PM respects Engerer’s decision to resign but not reasons given
Prime Minister Lawrence Gonzi said he respected the decision of Sliema deputy mayor Cyrus Engerer to resign from the Nationalist Party and join Labour but disagreed with his reasons.
Mr Engerer did not resign because of the PN’s stand on divorce but pinned his decision on one issue: Dr Gonzi’s No vote against divorce legislation in Parliament on Wednesday.
Dr Gonzi said he believed it did not make sense for a member of a political party to leave because he disagreed with one issue and move to another party where he disagreed with a number of things.
“I fear we are reaching a situation where people are no longer anchored to their principles,” he said, adding he respected Mr Engerer’s decision and wished him well.
Mr Engerer resigned from the PN on Friday after calling for the Prime Minister’s resignation in the wake of his No vote deeming such a stand to be against the will of the majority as expressed in the divorce referendum.
Mr Engerer, a gay-rights’ activist with liberal ideologies, said he felt the PN was becoming more and more conservative and he related more with the ideologies of the PL. He is now considering contesting the election on a Labour ticket.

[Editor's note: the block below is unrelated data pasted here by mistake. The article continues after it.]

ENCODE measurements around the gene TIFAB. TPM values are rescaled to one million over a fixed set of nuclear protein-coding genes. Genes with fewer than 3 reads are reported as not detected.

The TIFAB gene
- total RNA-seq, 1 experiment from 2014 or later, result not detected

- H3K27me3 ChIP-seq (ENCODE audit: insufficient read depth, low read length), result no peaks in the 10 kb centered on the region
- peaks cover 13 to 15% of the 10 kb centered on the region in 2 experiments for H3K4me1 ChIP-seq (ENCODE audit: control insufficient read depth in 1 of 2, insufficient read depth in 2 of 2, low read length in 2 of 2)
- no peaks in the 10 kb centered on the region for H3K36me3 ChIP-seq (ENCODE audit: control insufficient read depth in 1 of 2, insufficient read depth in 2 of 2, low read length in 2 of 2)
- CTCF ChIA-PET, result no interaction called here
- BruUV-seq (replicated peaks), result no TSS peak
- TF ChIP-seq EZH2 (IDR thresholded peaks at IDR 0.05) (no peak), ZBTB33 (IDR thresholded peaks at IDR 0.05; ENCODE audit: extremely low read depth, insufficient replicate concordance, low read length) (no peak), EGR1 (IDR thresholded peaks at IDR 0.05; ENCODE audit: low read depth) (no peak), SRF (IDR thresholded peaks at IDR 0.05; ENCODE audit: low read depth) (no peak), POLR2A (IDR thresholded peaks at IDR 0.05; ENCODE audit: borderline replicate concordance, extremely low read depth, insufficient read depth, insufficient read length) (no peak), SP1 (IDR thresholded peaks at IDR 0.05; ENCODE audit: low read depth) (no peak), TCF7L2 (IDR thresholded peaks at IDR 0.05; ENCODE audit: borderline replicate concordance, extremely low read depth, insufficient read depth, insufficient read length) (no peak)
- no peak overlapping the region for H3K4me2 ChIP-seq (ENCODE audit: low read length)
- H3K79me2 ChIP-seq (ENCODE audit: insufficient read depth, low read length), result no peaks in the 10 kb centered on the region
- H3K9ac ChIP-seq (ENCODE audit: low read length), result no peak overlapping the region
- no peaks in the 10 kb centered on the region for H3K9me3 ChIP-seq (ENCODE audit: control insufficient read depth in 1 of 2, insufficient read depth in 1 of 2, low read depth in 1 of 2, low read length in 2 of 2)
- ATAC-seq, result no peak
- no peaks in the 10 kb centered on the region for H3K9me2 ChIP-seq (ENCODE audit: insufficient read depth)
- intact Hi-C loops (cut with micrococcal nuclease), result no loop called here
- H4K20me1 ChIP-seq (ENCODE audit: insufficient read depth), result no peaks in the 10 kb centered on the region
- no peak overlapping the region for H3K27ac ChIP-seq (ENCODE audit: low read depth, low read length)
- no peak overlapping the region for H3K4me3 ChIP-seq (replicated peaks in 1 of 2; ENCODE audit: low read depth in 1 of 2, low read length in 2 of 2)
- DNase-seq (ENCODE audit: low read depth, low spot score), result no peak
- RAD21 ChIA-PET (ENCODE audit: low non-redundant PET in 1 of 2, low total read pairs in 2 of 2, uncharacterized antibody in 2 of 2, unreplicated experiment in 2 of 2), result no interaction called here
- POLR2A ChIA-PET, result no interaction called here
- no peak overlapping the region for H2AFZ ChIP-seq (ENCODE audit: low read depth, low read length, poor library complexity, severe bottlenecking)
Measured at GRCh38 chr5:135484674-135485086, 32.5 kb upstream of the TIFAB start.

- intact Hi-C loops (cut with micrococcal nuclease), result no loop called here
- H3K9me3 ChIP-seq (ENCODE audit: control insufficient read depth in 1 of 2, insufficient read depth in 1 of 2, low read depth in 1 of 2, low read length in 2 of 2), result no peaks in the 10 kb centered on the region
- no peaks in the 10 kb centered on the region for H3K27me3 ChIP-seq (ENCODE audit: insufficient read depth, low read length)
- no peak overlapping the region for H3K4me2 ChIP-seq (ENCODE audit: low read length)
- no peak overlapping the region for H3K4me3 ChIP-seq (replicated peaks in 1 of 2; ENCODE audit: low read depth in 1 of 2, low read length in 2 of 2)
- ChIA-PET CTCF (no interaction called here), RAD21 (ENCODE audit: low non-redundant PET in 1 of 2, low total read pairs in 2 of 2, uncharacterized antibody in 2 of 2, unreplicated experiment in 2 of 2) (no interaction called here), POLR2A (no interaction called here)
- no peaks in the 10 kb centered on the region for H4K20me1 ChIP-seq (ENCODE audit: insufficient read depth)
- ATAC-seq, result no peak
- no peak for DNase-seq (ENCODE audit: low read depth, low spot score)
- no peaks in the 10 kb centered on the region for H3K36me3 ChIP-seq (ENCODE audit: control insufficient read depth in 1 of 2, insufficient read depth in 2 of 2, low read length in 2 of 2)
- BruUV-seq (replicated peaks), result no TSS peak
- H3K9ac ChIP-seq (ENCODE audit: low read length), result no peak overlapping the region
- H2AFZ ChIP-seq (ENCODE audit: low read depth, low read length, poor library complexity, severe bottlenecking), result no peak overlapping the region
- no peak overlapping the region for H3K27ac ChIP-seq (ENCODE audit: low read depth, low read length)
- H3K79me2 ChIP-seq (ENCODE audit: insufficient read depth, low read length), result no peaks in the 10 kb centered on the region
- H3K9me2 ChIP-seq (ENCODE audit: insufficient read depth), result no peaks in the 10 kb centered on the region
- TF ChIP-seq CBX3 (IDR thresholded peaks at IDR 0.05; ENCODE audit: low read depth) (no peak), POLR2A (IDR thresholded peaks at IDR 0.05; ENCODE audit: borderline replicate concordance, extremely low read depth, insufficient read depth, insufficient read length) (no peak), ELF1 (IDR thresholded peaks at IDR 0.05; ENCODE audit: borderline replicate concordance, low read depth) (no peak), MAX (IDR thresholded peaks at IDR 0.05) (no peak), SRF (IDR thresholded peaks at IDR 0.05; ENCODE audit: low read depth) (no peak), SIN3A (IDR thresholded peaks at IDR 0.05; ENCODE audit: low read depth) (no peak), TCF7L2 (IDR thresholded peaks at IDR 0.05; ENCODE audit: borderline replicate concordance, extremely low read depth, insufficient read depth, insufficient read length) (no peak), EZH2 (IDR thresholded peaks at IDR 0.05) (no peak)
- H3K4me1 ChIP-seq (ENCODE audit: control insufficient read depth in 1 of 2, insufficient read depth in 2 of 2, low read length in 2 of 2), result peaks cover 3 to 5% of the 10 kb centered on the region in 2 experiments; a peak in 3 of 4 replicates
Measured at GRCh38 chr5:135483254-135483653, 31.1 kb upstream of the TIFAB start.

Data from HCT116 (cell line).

Labour leader Joseph Muscat, speaking in an interview on One Radio yesterday, welcomed Mr Engerer aboard and insisted the Prime Minister should have voted Yes to respect the people’s wishes.
Dr Gonzi stressed he had voted No to remain faithful to the oath he took when he became Prime Minister. In an interview on Radio 101, he explained he had solemnly sworn to take his decisions “faithfully and conscientiously without fear or favour”.
His views on divorce were known to all – he believed it was detrimental to families and society – so he could not go against his conscience just because some wanted him to. He was shocked to see that some people were asking him to break the oath and he had no intention of doing so.
Dr Gonzi added that, as Prime Minister, it was his duty to ensure that the will of the majority, as reflected in the referendum, was respected. His No vote did not have a bearing on the final result. Had this been the case, he would have voted differently.
The second reading of the divorce Bill was approved in Parliament on Wednesday with 44 votes in favour, a dozen abstentions and 13 votes against.
Dr Gonzi insisted he had given Nationalist MPs, including Cabinet members, a free vote to decide according to their own conscience. In fact, 12 voted for, 12 opted to vote against and 11 abstained.
Labour MPs, on the other hand, did not have a real free vote because Dr Muscat warned Adrian Vassallo – the only Labour MP to vote against the Bill – that he would suffer the consequences, Dr Gonzi said.
He added that as the divorce debate continued in Parliament he hoped the Parliamentary Committee for the Consideration of Bills would improve the proposed law.
He was worried that, as things stood, certain guarantees promised in the referendum question were not reflected in the law. This included maintenance and the protection of children.